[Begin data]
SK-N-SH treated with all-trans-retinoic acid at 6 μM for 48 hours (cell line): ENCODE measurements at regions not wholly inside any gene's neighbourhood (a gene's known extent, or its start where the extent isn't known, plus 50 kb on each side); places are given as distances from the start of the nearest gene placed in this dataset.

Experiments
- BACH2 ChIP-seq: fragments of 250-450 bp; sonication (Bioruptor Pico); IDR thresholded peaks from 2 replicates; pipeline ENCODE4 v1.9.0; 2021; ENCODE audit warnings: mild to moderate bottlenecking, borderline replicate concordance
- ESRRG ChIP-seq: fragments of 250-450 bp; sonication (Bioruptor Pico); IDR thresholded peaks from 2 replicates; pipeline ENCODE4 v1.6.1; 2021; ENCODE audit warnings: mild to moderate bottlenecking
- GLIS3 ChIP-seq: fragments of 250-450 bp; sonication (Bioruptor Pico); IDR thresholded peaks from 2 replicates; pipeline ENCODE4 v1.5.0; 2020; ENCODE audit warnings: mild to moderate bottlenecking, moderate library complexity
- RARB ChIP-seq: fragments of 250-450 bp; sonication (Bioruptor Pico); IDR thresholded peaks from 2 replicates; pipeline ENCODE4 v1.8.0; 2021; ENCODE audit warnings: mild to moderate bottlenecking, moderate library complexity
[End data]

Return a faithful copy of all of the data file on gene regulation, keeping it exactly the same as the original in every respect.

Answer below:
SK-N-SH treated with all-trans-retinoic acid at 6 μM for 48 hours (cell line): ENCODE measurements at regions not wholly inside any gene's neighbourhood (a gene's known extent, or its start where the extent isn't known, plus 50 kb on each side); places are given as distances from the start of the nearest gene placed in this dataset.

Experiments
- BACH2 ChIP-seq: fragments of 250-450 bp; sonication (Bioruptor Pico); IDR thresholded peaks from 2 replicates; pipeline ENCODE4 v1.9.0; 2021; ENCODE audit warnings: mild to moderate bottlenecking, borderline replicate concordance
- ESRRG ChIP-seq: fragments of 250-450 bp; sonication (Bioruptor Pico); IDR thresholded peaks from 2 replicates; pipeline ENCODE4 v1.6.1; 2021; ENCODE audit warnings: mild to moderate bottlenecking
- GLIS3 ChIP-seq: fragments of 250-450 bp; sonication (Bioruptor Pico); IDR thresholded peaks from 2 replicates; pipeline ENCODE4 v1.5.0; 2020; ENCODE audit warnings: mild to moderate bottlenecking, moderate library complexity
- RARB ChIP-seq: fragments of 250-450 bp; sonication (Bioruptor Pico); IDR thresholded peaks from 2 replicates; pipeline ENCODE4 v1.8.0; 2021; ENCODE audit warnings: mild to moderate bottlenecking, moderate library complexity